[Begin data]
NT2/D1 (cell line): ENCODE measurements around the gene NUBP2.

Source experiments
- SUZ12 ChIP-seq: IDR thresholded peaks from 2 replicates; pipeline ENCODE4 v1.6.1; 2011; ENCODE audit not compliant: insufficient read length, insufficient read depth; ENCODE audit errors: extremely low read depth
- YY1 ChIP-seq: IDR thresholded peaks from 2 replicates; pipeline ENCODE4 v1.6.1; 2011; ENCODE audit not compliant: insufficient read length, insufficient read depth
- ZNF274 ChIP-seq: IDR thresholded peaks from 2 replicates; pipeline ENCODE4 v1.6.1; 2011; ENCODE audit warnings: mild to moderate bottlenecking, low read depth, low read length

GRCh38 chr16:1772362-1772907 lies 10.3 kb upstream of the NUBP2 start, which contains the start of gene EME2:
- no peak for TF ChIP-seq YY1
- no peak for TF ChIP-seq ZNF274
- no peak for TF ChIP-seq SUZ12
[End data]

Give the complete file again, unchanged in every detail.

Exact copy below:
NT2/D1 (cell line): ENCODE measurements around the gene NUBP2.

Source experiments
- SUZ12 ChIP-seq: IDR thresholded peaks from 2 replicates; pipeline ENCODE4 v1.6.1; 2011; ENCODE audit not compliant: insufficient read length, insufficient read depth; ENCODE audit errors: extremely low read depth
- YY1 ChIP-seq: IDR thresholded peaks from 2 replicates; pipeline ENCODE4 v1.6.1; 2011; ENCODE audit not compliant: insufficient read length, insufficient read depth
- ZNF274 ChIP-seq: IDR thresholded peaks from 2 replicates; pipeline ENCODE4 v1.6.1; 2011; ENCODE audit warnings: mild to moderate bottlenecking, low read depth, low read length

GRCh38 chr16:1772362-1772907 lies 10.3 kb upstream of the NUBP2 start, which contains the start of gene EME2:
- no peak for TF ChIP-seq YY1
- no peak for TF ChIP-seq ZNF274
- no peak for TF ChIP-seq SUZ12